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The ADMS 3 (Atmospheric Dispersion Modelling System) is an advanced atmospheric pollution dispersion model for calculating concentrations of atmospheric pollutants emitted both continuously from point, line, volume and area sources, or intermittently from point sources.[1] It was developed by Cambridge Environmental Research Consultants (CERC) of the UK in collaboration with the UK Meteorological Office, National Power plc (now INNOGY Holdings plc) and the University of Surrey. The first version of ADMS was released in 1993. The version of the ADMS model discussed on this page is version 3 and was released in February 1999. It runs on Microsoft Windows. The current release, ADMS 5 Service Pack 1, was released in April 2013 with a number of additional features.[2]

Features and capabilities of the ADMS 3[edit]

The model includes algorithms which take into account: downwash effects of nearby buildings within the path of the dispersing pollution plume; effects of complex terrain; effects of coastline locations; wet deposition, gravitational settling and dry deposition; short term fluctuations in pollutant concentration; chemical reactions; radioactive decay and gamma-dose; pollution plume rise as a function of distance; jets and directional releases; averaging time ranging from very short to annual; and condensed plume visibility. The system also includes a meteorological data input preprocessor.[2]

The model is capable of simulating passive or buoyant continuous plumes as well as short duration puff releases. It characterizes the atmospheric turbulence by two parameters, the boundary layer depth and the Monin-Obukhov length, rather the single parameter Pasquill class.[2]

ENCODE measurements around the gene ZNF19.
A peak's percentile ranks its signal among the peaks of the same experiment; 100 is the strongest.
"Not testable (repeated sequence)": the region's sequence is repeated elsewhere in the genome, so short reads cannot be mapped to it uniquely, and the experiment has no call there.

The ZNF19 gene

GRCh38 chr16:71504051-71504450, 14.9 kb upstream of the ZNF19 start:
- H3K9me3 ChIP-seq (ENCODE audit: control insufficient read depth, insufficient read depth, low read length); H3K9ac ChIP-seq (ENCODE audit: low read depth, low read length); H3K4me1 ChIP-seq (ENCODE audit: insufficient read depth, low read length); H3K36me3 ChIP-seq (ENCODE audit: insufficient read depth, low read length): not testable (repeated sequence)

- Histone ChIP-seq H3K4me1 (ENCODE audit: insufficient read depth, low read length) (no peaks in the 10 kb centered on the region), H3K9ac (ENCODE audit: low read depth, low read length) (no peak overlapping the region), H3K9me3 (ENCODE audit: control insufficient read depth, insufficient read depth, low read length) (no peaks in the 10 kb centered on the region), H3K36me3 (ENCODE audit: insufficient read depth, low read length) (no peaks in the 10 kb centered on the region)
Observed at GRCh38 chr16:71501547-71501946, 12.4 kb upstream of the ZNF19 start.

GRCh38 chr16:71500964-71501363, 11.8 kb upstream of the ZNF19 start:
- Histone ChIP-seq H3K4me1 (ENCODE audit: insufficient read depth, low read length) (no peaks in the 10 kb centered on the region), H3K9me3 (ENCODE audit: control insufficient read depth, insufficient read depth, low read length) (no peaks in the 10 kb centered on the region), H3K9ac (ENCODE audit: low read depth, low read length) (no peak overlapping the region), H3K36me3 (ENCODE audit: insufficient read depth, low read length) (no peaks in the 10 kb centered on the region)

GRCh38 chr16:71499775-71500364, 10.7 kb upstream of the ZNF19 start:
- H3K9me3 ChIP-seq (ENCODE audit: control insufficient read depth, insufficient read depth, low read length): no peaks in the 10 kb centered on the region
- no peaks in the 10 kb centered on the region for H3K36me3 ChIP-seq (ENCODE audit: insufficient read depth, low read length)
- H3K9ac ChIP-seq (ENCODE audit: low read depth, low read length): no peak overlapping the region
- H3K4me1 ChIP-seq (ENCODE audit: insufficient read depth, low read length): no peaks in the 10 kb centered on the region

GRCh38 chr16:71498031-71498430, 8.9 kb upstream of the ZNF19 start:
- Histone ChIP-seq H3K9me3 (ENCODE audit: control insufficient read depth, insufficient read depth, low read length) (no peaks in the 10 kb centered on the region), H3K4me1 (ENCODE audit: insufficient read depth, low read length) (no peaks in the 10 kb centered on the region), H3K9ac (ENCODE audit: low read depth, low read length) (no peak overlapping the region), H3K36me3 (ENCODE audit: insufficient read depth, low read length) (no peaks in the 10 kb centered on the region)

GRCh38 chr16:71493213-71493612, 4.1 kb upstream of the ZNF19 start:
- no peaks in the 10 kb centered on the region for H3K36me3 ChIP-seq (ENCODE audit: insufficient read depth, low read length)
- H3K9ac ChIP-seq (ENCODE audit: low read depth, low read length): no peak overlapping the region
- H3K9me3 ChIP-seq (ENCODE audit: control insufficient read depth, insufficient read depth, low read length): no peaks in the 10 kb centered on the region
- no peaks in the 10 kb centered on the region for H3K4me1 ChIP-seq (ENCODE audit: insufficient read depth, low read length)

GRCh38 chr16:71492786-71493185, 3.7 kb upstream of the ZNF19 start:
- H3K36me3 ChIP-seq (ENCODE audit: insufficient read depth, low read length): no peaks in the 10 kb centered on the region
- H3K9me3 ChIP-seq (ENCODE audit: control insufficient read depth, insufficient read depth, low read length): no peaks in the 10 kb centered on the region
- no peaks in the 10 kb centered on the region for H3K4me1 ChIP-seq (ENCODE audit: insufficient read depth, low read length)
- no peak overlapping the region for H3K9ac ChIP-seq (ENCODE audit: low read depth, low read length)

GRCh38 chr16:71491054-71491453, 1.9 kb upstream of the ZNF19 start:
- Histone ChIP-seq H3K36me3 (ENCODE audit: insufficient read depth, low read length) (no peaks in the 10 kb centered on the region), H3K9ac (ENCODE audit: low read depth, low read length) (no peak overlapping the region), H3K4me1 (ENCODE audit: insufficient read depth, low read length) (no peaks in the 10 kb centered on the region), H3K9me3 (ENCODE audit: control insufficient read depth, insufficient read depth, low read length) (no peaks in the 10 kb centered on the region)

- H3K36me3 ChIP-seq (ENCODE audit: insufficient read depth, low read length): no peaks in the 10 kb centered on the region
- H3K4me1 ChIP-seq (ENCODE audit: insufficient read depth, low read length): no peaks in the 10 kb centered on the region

ADMS 3 can simultaneously model up to 100 emission sources, of which:[2]

  • up to 100 may be point or jet sources
  • up to 6 may be line, area or volume sources
  • 1 may be a line source

The latest version (ADMS 5) allows up to 300 sources. Within that limit, up to 300 point sources, 30 line sources, 30 area sources and 30 volume sources may be modelled.

The performance of the model has been evaluated against various measured dispersion data sets.[3]

Users of the ADMS 3[edit]

The users of ADMS 3 include:

See also[edit]


  1. ^ US Environmental Protection Agency "SCRAM" website
  2. ^ a b c d The CERC web site pages about ADMS
  3. ^ Hanna, Steven R et al. (2201), Evaluation of the ADMS, AERMOD, and ISC3 dispersion models with the OPTEX, Duke Forest, Kincaid, Indianapolis and Lovett field data sets, International Journal of Environment and Pollution, Volume 16, Numbers 1-6, pp 301-314.  Inderscience Publishers

Further reading[edit]

External links[edit]